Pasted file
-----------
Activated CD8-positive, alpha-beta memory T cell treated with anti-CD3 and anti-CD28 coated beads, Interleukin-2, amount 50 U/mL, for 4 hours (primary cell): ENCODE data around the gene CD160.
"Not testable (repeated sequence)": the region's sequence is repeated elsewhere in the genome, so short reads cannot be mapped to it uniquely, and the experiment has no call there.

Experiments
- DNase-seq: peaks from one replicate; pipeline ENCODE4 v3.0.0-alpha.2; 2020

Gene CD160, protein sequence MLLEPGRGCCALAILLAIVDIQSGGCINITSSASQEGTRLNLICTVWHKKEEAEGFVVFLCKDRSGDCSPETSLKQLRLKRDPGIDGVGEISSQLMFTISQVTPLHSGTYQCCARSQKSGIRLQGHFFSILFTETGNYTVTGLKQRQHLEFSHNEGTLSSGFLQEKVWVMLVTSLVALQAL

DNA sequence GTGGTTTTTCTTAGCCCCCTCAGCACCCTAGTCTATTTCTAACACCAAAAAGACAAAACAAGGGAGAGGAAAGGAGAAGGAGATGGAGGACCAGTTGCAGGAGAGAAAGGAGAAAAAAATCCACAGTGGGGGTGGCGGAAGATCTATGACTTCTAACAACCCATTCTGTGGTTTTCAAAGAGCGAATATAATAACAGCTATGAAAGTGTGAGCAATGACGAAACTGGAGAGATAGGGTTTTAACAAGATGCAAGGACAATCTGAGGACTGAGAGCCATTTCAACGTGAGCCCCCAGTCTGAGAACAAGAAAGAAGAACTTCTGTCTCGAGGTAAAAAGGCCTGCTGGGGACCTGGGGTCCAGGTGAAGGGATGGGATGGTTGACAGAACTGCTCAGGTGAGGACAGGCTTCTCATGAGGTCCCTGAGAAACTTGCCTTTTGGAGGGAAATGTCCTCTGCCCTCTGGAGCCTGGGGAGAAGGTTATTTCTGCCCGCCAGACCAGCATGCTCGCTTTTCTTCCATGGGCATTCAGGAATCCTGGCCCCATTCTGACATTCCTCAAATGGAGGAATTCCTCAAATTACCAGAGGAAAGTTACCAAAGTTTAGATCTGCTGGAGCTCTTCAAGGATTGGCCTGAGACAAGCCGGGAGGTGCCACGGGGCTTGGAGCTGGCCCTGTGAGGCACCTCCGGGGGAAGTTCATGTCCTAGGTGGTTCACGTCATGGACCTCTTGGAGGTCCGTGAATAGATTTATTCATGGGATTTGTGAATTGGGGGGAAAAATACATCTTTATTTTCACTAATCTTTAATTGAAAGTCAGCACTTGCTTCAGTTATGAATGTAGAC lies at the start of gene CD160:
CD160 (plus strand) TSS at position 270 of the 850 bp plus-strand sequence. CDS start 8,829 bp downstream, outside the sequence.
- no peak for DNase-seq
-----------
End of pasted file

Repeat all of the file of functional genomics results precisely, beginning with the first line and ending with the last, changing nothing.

Activated CD8-positive, alpha-beta memory T cell treated with anti-CD3 and anti-CD28 coated beads, Interleukin-2, amount 50 U/mL, for 4 hours (primary cell): ENCODE data around the gene CD160.
"Not testable (repeated sequence)": the region's sequence is repeated elsewhere in the genome, so short reads cannot be mapped to it uniquely, and the experiment has no call there.

Experiments
- DNase-seq: peaks from one replicate; pipeline ENCODE4 v3.0.0-alpha.2; 2020

Gene CD160, protein sequence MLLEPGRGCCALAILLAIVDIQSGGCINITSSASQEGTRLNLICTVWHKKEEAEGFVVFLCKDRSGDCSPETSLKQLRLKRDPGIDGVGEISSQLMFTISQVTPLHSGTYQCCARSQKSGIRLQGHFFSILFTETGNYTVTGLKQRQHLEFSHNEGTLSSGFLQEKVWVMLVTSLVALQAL

DNA sequence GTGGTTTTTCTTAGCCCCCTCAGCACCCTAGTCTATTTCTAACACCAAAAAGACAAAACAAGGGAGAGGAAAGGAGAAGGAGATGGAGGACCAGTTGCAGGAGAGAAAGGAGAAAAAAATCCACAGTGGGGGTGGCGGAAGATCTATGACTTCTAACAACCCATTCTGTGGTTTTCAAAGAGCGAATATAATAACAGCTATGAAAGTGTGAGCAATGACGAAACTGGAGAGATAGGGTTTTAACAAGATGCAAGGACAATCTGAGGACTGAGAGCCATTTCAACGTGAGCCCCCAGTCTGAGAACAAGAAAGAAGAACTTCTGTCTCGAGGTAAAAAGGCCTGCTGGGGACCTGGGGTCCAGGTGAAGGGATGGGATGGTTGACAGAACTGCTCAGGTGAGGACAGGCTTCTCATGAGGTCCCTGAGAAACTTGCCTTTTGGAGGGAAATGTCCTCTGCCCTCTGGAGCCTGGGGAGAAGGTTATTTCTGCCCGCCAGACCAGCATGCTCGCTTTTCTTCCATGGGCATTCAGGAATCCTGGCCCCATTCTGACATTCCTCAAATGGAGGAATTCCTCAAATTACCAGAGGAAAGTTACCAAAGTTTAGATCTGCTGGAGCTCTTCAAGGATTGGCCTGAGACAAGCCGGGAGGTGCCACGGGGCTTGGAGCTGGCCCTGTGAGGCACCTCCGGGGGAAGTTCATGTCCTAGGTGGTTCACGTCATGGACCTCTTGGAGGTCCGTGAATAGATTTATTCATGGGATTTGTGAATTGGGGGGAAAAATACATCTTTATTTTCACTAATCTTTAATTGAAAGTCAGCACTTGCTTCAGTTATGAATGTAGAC lies at the start of gene CD160:
CD160 (plus strand) TSS at position 270 of the 850 bp plus-strand sequence. CDS start 8,829 bp downstream, outside the sequence.
- no peak for DNase-seq